White phosphorus has no place in a kinder, gentler war

November 16, 2005  ·  Michael Fumento  ·  Weblog

Here we go again. It's not enough that every time we bomb a terrorist safe house we're accused of killing 40 civilians but missing the terrorists. (Why is it always 40?) Then we're told we must turn both Abu Ghraib and Guantanamo into facilities fit for Martha Stewart. Now the defeat-niks are screaming about our use of white phosphorus shells during the bloody battle for Fallujah last year. Known to U.S. troops as "Willy Peter" or "Willy Pete," and capable of being packed into a huge array of munitions, WP is a burning agent that can be used as a smokescreen, a smoke marker, or an anti-personnel weapon. It's hardly new, having been first used in the 19th Century while becoming a fixture in World War I. Nor should it be news that it was used at Fallujah. "The Fight for Fallujah," in the March-April 2005 issue of "Field Artillery gives explicit detail on how WP was used in the battle, for screening, marking, and killing.

Yet it's being treated as a major new revelation because of an Italian video made available on the Internet titled "Fallujah: The Hidden Massacre" -- as if the use of WP necessarily involves a massacre or as if there haven't been awful massacres in recent years using nothing but knives, machetes, and clubs.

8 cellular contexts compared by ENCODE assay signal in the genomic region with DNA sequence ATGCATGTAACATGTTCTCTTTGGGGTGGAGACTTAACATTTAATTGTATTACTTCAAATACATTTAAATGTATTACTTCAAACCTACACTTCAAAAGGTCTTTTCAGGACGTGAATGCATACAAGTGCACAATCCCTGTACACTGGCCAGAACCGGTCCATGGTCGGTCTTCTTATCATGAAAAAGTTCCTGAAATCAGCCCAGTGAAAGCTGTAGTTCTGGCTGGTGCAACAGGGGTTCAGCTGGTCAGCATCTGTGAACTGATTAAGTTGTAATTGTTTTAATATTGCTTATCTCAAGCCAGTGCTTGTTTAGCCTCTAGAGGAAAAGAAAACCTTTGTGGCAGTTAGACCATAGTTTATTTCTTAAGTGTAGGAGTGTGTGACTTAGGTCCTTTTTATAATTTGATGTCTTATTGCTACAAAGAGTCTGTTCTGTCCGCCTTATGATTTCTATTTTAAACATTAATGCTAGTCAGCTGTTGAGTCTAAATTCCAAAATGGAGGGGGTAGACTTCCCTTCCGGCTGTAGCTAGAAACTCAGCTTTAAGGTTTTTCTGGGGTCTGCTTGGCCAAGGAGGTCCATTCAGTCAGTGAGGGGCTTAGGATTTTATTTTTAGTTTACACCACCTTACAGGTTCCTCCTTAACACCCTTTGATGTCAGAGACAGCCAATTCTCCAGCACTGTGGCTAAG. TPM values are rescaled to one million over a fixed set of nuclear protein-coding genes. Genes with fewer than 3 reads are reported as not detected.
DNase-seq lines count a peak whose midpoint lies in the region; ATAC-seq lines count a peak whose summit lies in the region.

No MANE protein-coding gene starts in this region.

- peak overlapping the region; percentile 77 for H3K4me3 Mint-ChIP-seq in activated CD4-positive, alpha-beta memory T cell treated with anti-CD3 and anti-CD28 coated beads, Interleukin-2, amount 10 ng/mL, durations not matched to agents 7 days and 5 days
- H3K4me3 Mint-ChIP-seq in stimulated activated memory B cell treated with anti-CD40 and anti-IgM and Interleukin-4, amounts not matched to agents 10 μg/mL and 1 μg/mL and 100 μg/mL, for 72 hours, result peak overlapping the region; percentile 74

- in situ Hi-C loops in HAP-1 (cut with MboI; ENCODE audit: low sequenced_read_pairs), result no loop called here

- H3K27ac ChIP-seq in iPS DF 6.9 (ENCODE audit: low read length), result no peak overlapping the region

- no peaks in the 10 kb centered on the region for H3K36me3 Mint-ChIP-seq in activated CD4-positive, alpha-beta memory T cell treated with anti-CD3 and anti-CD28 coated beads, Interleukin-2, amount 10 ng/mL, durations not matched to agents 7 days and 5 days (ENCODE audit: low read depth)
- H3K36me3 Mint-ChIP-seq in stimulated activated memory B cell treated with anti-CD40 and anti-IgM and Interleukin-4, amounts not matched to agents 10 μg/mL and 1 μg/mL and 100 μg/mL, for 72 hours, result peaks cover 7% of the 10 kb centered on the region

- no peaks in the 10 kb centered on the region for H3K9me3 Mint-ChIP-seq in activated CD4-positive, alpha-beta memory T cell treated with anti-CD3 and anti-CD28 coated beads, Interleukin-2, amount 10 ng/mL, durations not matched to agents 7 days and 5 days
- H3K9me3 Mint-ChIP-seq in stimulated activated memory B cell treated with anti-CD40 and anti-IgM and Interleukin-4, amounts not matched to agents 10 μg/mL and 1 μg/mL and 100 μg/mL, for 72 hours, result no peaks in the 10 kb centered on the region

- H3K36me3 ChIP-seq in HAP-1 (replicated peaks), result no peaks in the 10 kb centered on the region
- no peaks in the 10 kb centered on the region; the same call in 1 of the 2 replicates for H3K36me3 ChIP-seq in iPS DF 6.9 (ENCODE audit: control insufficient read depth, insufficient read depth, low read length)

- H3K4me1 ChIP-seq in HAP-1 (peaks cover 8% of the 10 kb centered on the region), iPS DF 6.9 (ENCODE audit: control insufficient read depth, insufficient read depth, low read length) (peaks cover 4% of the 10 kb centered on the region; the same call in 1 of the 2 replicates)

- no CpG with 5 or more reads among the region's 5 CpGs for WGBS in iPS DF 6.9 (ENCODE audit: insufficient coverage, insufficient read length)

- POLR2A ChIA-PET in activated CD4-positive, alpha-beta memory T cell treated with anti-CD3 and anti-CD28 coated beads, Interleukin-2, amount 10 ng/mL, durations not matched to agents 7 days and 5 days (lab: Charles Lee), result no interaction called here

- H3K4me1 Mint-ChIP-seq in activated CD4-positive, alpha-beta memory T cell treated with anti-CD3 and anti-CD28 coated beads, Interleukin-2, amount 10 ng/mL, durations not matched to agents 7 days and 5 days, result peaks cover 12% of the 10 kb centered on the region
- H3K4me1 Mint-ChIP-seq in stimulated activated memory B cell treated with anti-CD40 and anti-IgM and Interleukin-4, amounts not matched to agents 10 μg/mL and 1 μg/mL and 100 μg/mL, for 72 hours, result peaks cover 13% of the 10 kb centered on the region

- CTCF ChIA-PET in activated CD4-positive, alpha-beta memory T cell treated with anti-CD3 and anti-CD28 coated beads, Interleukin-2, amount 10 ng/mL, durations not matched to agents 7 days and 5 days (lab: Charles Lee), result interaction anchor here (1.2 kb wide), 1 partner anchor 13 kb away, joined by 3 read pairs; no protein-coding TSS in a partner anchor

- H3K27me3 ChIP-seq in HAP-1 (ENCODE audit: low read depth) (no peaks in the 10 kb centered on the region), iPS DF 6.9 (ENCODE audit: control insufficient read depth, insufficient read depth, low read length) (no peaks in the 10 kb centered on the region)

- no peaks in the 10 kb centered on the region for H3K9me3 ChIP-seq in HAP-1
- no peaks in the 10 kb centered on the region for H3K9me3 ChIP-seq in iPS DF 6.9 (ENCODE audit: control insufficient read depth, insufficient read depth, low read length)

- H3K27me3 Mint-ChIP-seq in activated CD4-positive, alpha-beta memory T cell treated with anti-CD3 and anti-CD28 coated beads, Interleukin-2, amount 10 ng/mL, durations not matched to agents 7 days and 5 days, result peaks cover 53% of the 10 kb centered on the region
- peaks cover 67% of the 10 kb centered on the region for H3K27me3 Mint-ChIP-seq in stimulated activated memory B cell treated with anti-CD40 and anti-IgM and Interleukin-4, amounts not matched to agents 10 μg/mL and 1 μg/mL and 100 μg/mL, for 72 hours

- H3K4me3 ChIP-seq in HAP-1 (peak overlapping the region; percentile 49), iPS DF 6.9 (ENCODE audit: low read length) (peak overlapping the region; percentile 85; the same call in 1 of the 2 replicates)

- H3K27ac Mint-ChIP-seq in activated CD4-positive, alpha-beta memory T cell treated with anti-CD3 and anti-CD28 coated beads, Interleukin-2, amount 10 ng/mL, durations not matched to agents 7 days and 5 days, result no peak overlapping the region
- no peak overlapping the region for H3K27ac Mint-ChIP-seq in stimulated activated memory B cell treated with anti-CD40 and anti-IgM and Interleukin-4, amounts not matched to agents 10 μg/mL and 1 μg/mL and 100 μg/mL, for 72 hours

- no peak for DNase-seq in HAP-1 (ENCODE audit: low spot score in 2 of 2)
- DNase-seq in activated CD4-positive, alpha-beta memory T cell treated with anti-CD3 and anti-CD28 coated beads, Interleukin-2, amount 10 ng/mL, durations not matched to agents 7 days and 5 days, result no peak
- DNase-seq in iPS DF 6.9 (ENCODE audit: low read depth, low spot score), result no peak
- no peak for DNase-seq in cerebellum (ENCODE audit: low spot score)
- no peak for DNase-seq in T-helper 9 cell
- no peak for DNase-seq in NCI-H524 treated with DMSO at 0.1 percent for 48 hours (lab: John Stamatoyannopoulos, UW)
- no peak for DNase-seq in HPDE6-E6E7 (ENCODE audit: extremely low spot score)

The accusations against WP are two-fold. First, it's allegedly outlawed by the Geneva Convention because it's a chemical weapon. And, being a chemical weapon, our using it puts us in the same category as Saddam, or so says the popular leftist blogsite Daily Kos. But according to the authoritative website globalsecurity.org, "White phosphorus is not banned by any treaty to which the United States is a signatory." Is it a chemical? Sure! So is something else you may have heard of. It's called "gunpowder." And those chemicals used in high explosives? Yup, they're chemicals too.

Second, supposedly WP is allegedly quite horrific in that when it makes contact with a soldier, even just his clothing, it can burn his flesh all the way down to bone. Nasty, yes. But remember this was being used against men who were sawing off civilians' heads with dull knives. Which is a more terrible weapon?

Fact is, the American weapon of choice remains high explosives. WP's best use against personnel is to flush them out of foxholes and trenches where they can either surrender or be shot or blown up.

Finally, it's claimed that some civilians were hit by WP. Unfortunately, when you have an enemy that not only hides among civilians but hides as civilians (in total violation of the Geneva Convention, you Daily Kosers), any weapon is a potential threat to non-combatants. As we see on a daily basis, the terrorists' primary enemy is Iraqi civilians. If you want to save civilians, kill terrorists.